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No, really, they did.

Shell want to “make the future” and they want your help.

School children were bussed in to Shell’s Make the Future four day event over the weekend as the doors of the Queen Elizabeth Olympic Park were thrown open to the public for a “festival of ideas and innovation”.

Millennials arrived in droves, to be inspired by entirely feasible new energy ideas that may or may not bear any relation to Shell’s business model, which experts and environmentalists have warned is incompatible with climate change and could lead to “a short brutish end” for companies like their own within a decade.

Everybody was welcome at this bright, shiny, clean energy festival. Except cyclists.

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Pele and Countdown “numbers lady” Rachel Riley (aka the new Carol Vorderman) were loving it.

Environmentalists, not so much.

Shell is crowdsourcing its future energy strategy. On post-it notes.

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They’re all out of bright energy ideas, but maybe you can help.

To be fair, Shell do actually have one idea, which they really love.

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It’s called carbon capture and storage (CCS). If only the government hadn’t abandoned its support for the technology and it was fitted on more than a couple of commercial-scale coal plants in the world at a cost of billions of US dollars.

But what about cars powered by salt water?

“When saltwater comes into contact with the metal, electricity is generated. And that powers the car,” say Shell. “It’s a bright energy idea but science tells us it only works at this scale.”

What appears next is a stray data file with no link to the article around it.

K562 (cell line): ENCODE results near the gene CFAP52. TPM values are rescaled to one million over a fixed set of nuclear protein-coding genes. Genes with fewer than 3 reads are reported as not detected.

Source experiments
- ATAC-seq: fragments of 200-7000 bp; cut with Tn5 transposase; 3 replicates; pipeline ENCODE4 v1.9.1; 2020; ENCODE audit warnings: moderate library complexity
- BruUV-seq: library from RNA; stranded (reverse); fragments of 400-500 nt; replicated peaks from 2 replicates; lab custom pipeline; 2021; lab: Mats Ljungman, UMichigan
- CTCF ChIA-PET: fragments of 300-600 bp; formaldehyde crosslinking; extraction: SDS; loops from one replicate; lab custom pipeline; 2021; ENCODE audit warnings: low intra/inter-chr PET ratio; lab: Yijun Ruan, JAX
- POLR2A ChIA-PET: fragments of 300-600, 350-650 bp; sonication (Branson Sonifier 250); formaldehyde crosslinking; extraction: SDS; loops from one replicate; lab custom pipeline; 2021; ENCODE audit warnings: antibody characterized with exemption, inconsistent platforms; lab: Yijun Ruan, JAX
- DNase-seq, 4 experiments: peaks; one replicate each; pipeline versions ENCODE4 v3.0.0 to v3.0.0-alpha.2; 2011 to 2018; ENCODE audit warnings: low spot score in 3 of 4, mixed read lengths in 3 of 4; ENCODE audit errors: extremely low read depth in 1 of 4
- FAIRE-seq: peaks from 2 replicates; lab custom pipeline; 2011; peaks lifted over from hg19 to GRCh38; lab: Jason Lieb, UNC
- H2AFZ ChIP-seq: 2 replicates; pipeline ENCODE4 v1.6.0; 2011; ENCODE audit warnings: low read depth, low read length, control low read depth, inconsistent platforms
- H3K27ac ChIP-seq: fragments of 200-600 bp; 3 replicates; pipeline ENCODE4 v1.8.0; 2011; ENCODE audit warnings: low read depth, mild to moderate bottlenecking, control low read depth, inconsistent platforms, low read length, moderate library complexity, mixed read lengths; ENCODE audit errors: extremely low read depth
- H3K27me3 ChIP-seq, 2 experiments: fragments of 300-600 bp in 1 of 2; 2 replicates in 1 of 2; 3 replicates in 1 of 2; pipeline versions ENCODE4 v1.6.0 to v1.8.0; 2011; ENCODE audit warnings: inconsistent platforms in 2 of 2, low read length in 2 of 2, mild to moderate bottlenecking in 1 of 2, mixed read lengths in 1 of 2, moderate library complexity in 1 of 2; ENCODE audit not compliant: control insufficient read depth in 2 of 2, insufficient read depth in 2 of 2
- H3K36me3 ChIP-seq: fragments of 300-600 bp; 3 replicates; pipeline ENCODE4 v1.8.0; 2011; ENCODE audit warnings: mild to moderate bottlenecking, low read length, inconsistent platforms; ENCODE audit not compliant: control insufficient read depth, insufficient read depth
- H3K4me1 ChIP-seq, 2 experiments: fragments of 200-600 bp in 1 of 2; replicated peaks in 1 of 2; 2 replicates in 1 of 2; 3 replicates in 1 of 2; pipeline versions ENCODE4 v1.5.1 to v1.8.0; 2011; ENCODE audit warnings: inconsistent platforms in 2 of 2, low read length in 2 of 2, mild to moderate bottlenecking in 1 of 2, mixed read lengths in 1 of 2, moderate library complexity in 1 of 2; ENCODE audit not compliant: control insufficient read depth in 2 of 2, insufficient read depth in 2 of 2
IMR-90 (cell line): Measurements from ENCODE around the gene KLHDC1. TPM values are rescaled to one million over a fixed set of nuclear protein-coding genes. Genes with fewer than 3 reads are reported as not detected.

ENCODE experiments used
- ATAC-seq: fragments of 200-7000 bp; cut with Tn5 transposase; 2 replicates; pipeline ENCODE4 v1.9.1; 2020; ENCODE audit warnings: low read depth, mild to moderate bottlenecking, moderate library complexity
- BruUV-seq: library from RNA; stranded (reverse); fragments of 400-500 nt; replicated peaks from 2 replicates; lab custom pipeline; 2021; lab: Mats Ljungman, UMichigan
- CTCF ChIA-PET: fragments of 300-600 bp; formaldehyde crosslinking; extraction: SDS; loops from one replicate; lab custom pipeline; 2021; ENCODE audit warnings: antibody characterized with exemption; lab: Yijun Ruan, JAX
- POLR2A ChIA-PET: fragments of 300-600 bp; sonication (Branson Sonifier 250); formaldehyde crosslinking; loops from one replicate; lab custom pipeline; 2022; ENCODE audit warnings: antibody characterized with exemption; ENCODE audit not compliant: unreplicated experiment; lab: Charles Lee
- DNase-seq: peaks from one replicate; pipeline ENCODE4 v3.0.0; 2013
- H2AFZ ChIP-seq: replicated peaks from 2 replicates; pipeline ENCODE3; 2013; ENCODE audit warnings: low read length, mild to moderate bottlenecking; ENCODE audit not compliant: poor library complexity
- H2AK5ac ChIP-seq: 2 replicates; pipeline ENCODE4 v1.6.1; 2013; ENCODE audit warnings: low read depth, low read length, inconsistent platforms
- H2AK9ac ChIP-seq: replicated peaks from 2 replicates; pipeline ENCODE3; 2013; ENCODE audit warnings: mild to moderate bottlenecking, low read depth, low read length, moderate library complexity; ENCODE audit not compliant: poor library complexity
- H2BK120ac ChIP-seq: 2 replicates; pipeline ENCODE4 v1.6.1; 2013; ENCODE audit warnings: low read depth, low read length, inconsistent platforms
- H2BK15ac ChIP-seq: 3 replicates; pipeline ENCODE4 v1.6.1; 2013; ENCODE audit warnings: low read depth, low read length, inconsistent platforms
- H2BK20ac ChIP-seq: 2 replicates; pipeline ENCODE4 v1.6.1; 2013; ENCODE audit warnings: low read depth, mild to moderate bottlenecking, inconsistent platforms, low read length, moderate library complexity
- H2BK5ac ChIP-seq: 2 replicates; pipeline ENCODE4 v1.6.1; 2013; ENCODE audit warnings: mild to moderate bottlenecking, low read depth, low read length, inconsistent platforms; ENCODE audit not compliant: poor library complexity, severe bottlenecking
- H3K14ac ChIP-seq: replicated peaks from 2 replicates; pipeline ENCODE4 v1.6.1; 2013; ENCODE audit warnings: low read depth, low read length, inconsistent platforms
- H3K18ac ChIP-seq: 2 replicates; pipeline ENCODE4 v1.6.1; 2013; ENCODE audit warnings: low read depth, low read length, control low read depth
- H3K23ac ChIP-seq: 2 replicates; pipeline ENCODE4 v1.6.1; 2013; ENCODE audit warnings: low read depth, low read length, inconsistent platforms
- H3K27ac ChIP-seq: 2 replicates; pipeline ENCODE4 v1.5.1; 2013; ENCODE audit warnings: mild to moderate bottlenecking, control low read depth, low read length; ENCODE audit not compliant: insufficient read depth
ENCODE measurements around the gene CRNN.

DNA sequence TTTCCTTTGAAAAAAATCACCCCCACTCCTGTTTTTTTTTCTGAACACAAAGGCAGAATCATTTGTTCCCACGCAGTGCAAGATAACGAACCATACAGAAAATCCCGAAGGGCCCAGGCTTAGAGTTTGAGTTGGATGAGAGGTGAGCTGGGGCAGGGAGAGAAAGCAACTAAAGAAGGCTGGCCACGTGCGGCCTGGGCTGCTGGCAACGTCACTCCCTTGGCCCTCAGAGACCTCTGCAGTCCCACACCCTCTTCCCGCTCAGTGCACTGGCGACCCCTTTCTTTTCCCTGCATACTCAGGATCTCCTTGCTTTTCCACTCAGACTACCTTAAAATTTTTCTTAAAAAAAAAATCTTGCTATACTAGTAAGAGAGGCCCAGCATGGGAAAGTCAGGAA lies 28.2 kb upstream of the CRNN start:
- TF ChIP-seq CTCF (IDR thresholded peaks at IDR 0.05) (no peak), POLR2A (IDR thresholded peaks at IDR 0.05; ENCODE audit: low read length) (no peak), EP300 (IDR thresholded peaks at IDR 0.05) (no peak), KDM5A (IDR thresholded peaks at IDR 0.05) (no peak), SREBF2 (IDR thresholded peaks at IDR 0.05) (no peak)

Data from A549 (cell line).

That’s this scale, in case you were wondering.*

*Also, the car didn’t work, even at that scale.

They ask another good question here:

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Not with bicycles of course. Or with public transport.

So how about an “eco-marathon?”

The cars aren’t fast, but many of them do run on famous eco-fuels such as petrol, diesel or compressed methane.

Some of them even look a bit like bicycles. Only you can’t cycle them. That’s not allowed, remember.

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You can also take them for a walk. Without a leash sometimes.

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With all these bright energy innovations in the (energy) mix, the millennials are here to remind you that there is no place they’d rather be….

We’re looking forward to the future, made by Shell. About as enthusiastically as this man. Are you?

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Read more:

Leaked: The strategy behind Shell’s low emissions PR push

Comment: Shell is on a PR offensive to convince young people it has a place in their future